Among isolates from pigs, calves, broilers, turkeys, and their derived carcasses, resistance to ampicillin was generally observed at similar or slightly lower levels than those of tetracycline and sulfamethoxazole. Monophasic S. Typhimurium showed the highest resistance to these compounds across most animal/carcasses origins.
MDR varied between countries and among the animal/carcasses origins. The overall resistance levels ranged from 6.3% in laying hens to 51.2% in broiler carcasses. In Salmonella spp., the combined resistance to fluoroquinolones and cephalosporins was very low in isolates from humans and animals. Resistance was higher in some Salmonella serovars, e.g., S. Kentucky and S. Infantis.
Antimicrobial resistance in Campylobacter spp.
Resistance rates to ciprofloxacin were very high in C. jejuni and C. coli from humans and very high to extremely high in C. jejuni, and C. coli from poultry, pigs, and calves. Erythromycin resistance was either not detected or detected at very low levels in C. jejuni from humans, poultry, and calves but observed at higher levels in C. coli isolates from humans, pigs, and poultry.
From 2016 to 2020, ciprofloxacin resistance in C. jejuni from humans increased in nine countries, while erythromycin resistance decreased in five. Resistance rates differed significantly between MSs.
Rasistance rate to ciprofloxacin were very high in C. jejuni and C. coli from humans and very high to extremely high in C. jejuni, and C. coli from poultry, pigs, and calves.
C. jejuni was susceptible to ciprofloxacin, erythromycin, gentamicin, and tetracycline. Susceptibility was detected in humans (31.3%), broiler (23.0%), turkey (16.8%), and calve isolates (24.7%). For C. coli, the susceptibility percentages were 12.5%, 13.7%, 4.4%, and 21.2% for humans, broiler, turkey, and pig isolates.
Combined resistance to ciprofloxacin and erythromycin, considered critically important for treating campylobacteriosis, was generally rare in C. jejuni from humans, poultry, and calves and low to low moderate in C. coli from humans, poultry, and pigs.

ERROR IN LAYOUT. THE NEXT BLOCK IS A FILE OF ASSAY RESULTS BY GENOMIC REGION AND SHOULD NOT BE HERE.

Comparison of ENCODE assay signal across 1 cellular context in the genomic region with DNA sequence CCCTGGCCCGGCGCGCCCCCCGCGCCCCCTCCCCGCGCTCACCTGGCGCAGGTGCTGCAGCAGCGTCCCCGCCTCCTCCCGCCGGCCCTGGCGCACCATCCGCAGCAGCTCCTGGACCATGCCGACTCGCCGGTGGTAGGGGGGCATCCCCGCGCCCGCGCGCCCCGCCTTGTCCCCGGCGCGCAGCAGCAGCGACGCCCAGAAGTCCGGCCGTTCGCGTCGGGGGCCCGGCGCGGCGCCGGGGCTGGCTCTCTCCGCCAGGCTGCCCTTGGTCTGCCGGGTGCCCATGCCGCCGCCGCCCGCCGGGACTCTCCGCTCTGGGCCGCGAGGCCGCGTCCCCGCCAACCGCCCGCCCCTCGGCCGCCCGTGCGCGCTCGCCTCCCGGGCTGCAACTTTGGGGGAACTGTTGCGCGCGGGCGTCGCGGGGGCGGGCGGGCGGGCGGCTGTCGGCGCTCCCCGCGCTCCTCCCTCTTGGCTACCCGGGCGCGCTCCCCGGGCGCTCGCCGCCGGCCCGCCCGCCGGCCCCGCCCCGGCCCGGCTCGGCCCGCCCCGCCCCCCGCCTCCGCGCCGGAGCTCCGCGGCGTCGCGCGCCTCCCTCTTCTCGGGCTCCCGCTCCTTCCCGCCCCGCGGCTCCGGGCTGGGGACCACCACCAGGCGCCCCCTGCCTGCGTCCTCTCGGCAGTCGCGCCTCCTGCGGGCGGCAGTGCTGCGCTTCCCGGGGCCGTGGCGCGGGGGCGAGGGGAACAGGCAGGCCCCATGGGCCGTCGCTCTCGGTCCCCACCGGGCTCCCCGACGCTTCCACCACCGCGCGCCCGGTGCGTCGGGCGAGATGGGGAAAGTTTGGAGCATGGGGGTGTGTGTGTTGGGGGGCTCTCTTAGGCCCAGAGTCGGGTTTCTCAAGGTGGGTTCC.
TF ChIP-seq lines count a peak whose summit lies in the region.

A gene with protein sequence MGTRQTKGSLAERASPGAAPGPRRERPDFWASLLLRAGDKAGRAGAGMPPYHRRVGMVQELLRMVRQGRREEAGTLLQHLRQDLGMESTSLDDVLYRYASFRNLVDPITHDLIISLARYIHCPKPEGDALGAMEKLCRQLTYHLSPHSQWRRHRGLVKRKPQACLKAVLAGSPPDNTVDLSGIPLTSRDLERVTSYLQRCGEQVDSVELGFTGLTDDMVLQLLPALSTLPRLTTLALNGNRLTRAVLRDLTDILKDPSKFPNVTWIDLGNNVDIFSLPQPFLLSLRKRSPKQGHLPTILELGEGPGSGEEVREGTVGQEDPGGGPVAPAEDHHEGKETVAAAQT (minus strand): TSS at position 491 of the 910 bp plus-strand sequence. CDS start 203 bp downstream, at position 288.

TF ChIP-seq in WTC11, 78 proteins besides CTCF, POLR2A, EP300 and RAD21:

The susceptibility to the four antimicrobial classes (ciprofloxacin/nalidixic acid, erythromycin, tetracycline, and gentamicin) was 20–25% for C. jejuni isolated from broilers (23.0%) and calves (24.7%) and C. coli from pigs (21.2%). The proportions were lower for C. jejuni isolated from fattening turkeys (16.8%) and C. coli isolated from broilers (13.7%). Only 4.4% of C. coli from fattening turkeys and 1.5% of C. coli from calves were susceptible to the four antimicrobial classes. Countries differed significantly in Campylobacter susceptibility. C. jejuni isolated from broilers had susceptibility to <5% in Greece, Latvia, Poland, and Portugal to>75% in Finland, Sweden, and Norway.
Antimicrobial resistance in generic E. coli
Resistance to ampicillin, sulfamethoxazole, trimethoprim, or tetracycline for generic E. coli was found in most MSs. In poultry, resistance to quinolones was ‘very high’ or ‘extremely high levels in several MSs. Significant differences in the levels of resistance were observed between countries. MDR was more common in isolates from broilers and turkeys than in those from pigs and calves.
The antimicrobials most often represented in the patterns of MDR-isolates were tetracycline, ampicillin, sulfamethoxazole and trimethoprim, and, additionally, quinolones in poultry. Combined resistance to critically important antimicrobials (cephalosporins and fluoroquinolones) was rare in E. coli in all animal categories.
Antimicrobial resistance in methicillin-resistant Staphylococcus aureus (MRSA)
A significant observation from the 2020 data was a vancomycin-resistant t isolate in meat from sheep. The isolate lacks the typical vancomycin resistance genes, and it is likely, that the increased MIC of 4 mg/L was due to multiple point mutations as described in the literature.
In this study, Salmonella, Campylobacter, and E. coli showed low levels of combined resistance to two different antimicrobials.
Significant improvement has been made in reducing AMR in food-producing animals in several EU member states.
Resistance to carbapenem antimicrobials was rare, with less than five resistant isolates identified in the study. Resistance to carbapenem antimicrobials is of concern because they are reserved for treating severe, high-risk infections involving multidrug-resistant pathogens in humans.